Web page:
Are you trying to decide whether to hire a financial advisor or stay on the self-investing route? Each path comes with its own set of advantages, disadvantages, and considerations. In this blog, we’ll explore the factors that can help you determine when it’s worth hiring a financial advisor vs opting for self-investing.
What does a financial advisor do?
A financial advisor helps clients make informed decisions about their money to achieve their financial goals. You can think of a financial planner as a personal finance mentor. Their role is to learn about you, provide you with personalized advice, guide you toward making informed financial decisions, and educate you about your options.
Financial advisors are compensated through either flat fees, a percentage of your investments, commissions, or a combination.
What is self-investing?
Self-investing, or DIY (Do-It-Yourself) investing, is the act of individuals making their own investment decisions and managing their investment portfolio instead of hiring a professional.
Self-investing can be empowering and help save you on financial advisory fees. However, it also requires a certain level of financial literacy, time commitment, and comfort with market risks. Additionally, it can be more expensive and risky over time than working with an advisor.
What are some advantages of hiring a financial advisor vs self investing?
- Save time: Self-investment requires considerable time and effort for research, analysis, and staying updated on market developments. If you don’t have time to do this, a financial advisor can do it for you. This is one of the main reasons why many people hire a financial advisor.
- Potentially higher returns: A study by Vanguard showed that advisors can potentially add about 3% to a client’s net investment returns each year. Another study showed that those who worked with a comprehensive financial advisor built about four times more wealth than those who had no financial plan.
- Peace of mind: Fiduciary financial planners are experts in their field so you can rest assured knowing that your financial affairs are in capable hands.
- Potentially prevent you from making emotional and expensive mistakes: Financial advisors provide an emotional buffer, offering objective advice during market fluctuations. This can help you stay patient when the market gets volatile and prevent you from making costly impulsive decisions.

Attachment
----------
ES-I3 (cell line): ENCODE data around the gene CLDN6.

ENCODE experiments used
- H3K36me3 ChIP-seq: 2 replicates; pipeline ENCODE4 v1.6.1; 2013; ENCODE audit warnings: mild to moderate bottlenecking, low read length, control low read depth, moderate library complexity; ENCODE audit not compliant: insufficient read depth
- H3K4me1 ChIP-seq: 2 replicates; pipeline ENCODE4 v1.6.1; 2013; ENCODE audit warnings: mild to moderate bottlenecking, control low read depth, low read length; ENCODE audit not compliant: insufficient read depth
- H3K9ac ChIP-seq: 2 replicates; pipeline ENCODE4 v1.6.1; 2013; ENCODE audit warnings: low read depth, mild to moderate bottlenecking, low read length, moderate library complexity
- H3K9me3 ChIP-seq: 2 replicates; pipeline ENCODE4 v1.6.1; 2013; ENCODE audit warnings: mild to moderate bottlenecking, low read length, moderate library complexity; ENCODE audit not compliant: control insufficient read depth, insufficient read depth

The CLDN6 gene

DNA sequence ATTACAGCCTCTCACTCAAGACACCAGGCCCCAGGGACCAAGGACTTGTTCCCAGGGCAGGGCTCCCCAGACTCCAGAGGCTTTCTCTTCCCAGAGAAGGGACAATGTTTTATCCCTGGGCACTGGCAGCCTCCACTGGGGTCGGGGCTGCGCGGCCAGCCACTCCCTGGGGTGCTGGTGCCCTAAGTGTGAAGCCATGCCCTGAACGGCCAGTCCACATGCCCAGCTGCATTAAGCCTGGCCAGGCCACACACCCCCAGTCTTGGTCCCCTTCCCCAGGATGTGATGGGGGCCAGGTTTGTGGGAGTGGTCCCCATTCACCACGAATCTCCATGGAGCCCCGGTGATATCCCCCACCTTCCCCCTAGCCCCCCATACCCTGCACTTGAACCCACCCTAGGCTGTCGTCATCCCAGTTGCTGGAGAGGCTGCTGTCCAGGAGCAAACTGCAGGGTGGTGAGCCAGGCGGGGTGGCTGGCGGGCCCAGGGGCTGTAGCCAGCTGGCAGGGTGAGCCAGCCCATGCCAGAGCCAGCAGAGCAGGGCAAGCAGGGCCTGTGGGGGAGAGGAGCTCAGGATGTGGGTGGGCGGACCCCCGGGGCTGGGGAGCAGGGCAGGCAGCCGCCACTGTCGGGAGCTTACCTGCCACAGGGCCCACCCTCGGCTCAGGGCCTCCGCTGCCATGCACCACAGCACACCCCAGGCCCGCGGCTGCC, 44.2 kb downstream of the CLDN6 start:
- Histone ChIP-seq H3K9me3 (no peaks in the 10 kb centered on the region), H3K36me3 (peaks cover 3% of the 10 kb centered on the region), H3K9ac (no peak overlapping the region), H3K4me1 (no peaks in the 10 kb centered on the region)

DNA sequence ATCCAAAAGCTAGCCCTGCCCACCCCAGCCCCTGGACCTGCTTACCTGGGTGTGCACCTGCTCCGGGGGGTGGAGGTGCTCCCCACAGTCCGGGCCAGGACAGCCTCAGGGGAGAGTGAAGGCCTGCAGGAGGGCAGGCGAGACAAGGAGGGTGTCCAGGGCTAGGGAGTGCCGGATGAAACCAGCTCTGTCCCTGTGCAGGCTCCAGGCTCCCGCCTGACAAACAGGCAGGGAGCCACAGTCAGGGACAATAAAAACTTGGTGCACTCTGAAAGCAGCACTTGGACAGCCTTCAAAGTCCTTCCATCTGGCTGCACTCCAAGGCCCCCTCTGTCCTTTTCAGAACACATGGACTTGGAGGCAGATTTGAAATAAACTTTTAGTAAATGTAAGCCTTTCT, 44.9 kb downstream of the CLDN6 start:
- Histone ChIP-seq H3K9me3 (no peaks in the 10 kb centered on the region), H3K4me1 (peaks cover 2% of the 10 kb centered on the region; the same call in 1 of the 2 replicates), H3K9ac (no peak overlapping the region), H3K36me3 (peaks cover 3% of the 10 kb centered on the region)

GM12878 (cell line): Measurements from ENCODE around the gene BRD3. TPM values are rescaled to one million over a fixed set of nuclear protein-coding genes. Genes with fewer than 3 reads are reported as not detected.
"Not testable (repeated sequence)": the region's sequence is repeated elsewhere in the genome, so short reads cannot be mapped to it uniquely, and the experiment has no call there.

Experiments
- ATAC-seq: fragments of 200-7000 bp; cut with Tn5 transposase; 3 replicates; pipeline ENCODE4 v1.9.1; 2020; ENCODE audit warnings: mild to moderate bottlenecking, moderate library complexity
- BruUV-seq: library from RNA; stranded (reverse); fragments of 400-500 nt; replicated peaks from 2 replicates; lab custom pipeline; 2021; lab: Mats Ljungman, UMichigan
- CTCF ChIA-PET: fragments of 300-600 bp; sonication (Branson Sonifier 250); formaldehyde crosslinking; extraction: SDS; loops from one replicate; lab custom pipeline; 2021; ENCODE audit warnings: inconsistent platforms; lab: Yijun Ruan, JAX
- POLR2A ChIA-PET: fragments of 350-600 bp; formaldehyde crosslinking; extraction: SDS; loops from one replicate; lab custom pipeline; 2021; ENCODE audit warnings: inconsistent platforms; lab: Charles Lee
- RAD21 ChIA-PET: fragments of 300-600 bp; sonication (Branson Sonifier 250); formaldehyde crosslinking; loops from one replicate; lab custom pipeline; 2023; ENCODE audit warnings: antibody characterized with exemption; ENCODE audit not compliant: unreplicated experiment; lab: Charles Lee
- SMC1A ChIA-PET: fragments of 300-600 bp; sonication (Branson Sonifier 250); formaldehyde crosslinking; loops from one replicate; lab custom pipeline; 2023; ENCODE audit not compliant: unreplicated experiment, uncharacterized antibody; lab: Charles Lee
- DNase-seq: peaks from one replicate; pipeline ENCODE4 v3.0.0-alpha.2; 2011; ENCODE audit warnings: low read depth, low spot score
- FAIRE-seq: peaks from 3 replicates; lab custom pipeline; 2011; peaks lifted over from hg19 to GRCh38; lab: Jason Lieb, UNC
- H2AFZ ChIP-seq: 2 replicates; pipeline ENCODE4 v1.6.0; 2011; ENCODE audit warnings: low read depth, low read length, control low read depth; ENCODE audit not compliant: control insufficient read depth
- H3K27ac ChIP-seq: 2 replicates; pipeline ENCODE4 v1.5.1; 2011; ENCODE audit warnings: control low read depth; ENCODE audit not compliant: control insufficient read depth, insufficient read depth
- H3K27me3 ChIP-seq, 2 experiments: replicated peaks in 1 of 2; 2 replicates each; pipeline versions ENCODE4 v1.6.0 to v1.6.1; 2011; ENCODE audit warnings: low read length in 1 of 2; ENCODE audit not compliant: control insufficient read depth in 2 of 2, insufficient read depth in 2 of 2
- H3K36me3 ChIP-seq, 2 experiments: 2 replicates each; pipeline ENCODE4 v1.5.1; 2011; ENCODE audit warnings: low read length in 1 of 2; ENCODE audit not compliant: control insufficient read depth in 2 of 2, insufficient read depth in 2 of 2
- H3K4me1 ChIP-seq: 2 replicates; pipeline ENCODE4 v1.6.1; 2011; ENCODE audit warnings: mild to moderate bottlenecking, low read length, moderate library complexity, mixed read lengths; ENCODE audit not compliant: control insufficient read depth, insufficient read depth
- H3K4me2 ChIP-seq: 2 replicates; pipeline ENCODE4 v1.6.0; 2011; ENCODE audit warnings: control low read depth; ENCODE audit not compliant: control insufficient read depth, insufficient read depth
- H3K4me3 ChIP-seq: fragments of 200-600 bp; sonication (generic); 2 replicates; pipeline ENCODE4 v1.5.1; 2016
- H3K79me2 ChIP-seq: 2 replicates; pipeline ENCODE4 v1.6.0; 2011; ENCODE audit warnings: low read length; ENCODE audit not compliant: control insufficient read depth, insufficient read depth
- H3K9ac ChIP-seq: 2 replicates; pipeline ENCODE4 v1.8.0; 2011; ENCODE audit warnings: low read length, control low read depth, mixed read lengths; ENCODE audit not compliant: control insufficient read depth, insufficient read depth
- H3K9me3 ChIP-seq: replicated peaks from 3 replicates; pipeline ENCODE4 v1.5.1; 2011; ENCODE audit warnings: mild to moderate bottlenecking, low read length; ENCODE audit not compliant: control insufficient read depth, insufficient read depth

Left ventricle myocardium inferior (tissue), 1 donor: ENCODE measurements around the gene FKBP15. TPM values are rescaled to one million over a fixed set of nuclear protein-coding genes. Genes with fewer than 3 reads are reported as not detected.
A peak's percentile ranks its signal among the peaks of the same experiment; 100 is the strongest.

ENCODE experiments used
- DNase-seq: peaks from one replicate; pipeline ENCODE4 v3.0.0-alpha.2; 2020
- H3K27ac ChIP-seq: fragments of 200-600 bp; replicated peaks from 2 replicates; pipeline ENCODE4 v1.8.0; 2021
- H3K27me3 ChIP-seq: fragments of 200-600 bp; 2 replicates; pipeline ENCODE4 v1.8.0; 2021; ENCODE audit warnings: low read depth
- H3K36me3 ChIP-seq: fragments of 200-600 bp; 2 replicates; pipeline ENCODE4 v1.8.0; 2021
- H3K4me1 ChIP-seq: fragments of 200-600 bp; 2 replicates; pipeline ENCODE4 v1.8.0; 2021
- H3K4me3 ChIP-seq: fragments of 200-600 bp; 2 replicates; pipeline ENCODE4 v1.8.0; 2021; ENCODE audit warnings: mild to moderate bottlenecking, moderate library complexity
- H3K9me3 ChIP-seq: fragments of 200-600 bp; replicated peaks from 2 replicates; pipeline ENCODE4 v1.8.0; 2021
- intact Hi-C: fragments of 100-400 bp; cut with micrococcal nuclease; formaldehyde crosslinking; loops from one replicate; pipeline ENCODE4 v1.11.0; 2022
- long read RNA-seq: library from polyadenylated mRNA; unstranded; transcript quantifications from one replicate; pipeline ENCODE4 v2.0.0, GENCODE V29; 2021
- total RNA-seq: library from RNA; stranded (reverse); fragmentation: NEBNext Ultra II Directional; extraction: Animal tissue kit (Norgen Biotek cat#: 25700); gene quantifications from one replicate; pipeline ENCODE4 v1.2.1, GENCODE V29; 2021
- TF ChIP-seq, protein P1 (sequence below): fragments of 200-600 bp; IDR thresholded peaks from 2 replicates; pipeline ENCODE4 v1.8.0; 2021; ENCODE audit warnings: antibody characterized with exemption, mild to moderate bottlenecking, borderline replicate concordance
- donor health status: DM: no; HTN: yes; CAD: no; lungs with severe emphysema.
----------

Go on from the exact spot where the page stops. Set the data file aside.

- Access to diverse investments: Financial advisors have access to a broad range of investment options and can tailor asset allocation strategies to optimize returns while managing risk.
- Financial education: Financial planners provide ongoing financial education, empowering clients to make informed decisions, and understand the rationale behind investment strategies.
- An objective sounding board: According to a recent study, finances are the primary reason for relationship conflict in 40% of disagreements reported among people in long-term relationships. This may prevent you and your partner from achieving your financial goals together. The objective advice of a financial advisor can aid in smoothing over those conflicts and allow you to keep moving forward with your goals.
What are the disadvantages of hiring a financial advisor vs self investing?
- Financial advisors charge for their services: Financial planning is a service so there is a cost involved. Some financial advisors charge an annual fee while others make commissions when you buy certain investments. It’s important to understand how different financial advisors charge for their services. Either way, you do have to pay for their expertise.
- Conflict of interest: Commission-based financial advisors are compensated through commissions. This may potentially influence their recommendations. Always look for a fiduciary financial advisor who will be in your corner 100% of the time.
- Overlooking small accounts: Some financial planners may have minimum account size requirements, potentially overlooking individuals with smaller investment portfolios.
- Not every financial advisor is a good advisor: Before choosing a financial advisor, it’s important to do thorough research. We generally recommend interviewing 2-3 financial advisors and checking their references. You might find these 10 key questions helpful in your search for a financial advisor.
What questions should I ask myself when deciding between self investing vs hiring a professional?
- How comfortable am I managing my investments? Do I have the right knowledge and experience to manage my investments?
If you’re well-versed in financial markets, investment strategies, and risk management, self-investing may be a viable option. However, if you find the financial landscape daunting or lack the time to do extensive research, a financial advisor’s expertise might be invaluable.